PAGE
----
CLEVELAND (AP) — This was to have been Melania Trump's moment, her first real introduction to American voters who'd seen her by her husband's side for months but had barely heard her speak.
But within moments of Mrs. Trump's triumphant appearance on the Republican National Convention stage, accusations of plagiarism surfaced, eclipsing her achievement in the latest stumble by the Trump campaign.
Trump's advisers defiantly denied the charge on Tuesday, though the word-for-word overlap was obvious between Mrs. Trump's remarks the night before and two passages in Michelle Obama's 2008 speech to the Democratic convention in Denver. How that had come about remained unclear.
Trump campaign chairman Paul Manafort called the criticism "just absurd" and said the issue had been "totally blown out of proportion."
"There were a few words on it, but they're not words that were unique words," he told The Associated Press. "Ninety-nine percent of that speech talked about her being an immigrant and love of country and love of family and everything else."
Manafort also tried to blame Hillary Clinton, saying on CNN: "This is, once again, an example of when a woman threatens Hillary Clinton, how she seeks out to demean her and take her down."
The passages in question came near the beginning of Mrs. Trump's nearly 15-minute speech.
In one example, Mrs. Trump said: "From a young age, my parents impressed on me the values that you work hard for what you want in life, that your word is your bond and you do what you say and keep your promise, that you treat people with respect."
Eight years ago, Mrs. Obama said: "And Barack and I were raised with so many of the same values: like, you work hard for what you want in life, that your word is your bond, that you do what you say you're going to do, that you treat people with dignity and respect."
There were similar overlaps in a passage dealing with conveying to children that there is no limit to what they can achieve. Mrs. Trump's address was otherwise distinct from the speech that Mrs. Obama gave when her husband was being nominated for president.
The White House declined to wade into the controversy on Tuesday.
Nobody from the campaign is expected to be fired over the incident, according to a person familiar with campaign deliberations who demanded anonymity to discuss internal matters.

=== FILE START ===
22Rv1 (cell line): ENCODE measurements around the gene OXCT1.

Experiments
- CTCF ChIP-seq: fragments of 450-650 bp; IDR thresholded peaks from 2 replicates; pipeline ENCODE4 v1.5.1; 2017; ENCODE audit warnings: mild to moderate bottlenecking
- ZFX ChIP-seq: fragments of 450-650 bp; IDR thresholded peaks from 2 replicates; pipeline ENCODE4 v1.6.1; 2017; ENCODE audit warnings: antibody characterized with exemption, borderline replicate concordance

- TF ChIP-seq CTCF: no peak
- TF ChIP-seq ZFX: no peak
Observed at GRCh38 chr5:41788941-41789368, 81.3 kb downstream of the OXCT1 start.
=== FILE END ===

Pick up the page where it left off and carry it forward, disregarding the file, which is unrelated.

Yet for Mrs. Trump, 46, a Slovenian-born former model who is Donald Trump's third wife and 24 years his junior, the controversy marred a moment in the spotlight that had been months in the making. It required her to overcome her wariness about public speaking and the traditional role of the politician's wife, as well as her heavily accented English, to present herself to the public as her husband's partner, a poised mother and wife passionate about issues impacting women and children.
Trump's oldest daughter, Ivanka, has taken up much of the role of the typical political spouse. She was the one who introduced her father at his official campaign announcement and appears often by his side. Melania has sat for a handful of interviews, in which she's described herself as a private person, focused on raising the couple's 10-year-old son, Barron.
But on Monday she delivered her speech with deliberation and poise, glamorous in a striking white dress with elbow-length sleeves ending in giant puffy cuffs, and it was rapturously received by convention delegates. Listeners compared her to Jackie Kennedy and said she'd won hearts from the GOP crowd.
Many delegates were eager to defend her, convinced that whatever had happened, Mrs. Trump herself was not to blame. And they were sympathetic that her moment in the sun had turned into the latest black eye for her husband's rocky campaign.
Nebraska delegate J.L. Spray, a member of the Republican National Committee, said the part of the speech that matched Mrs. Obama's "was such non-substantive stuff. The media and the Democrats needed something to focus on, so they came up with this. If you say God bless America at the end of your speech, are you plagiarizing Ronald Reagan?"
Associated Press writers Stephen Ohlemacher in Cleveland and Grant Schulte in Lincoln, Nebraska, contributed to this report.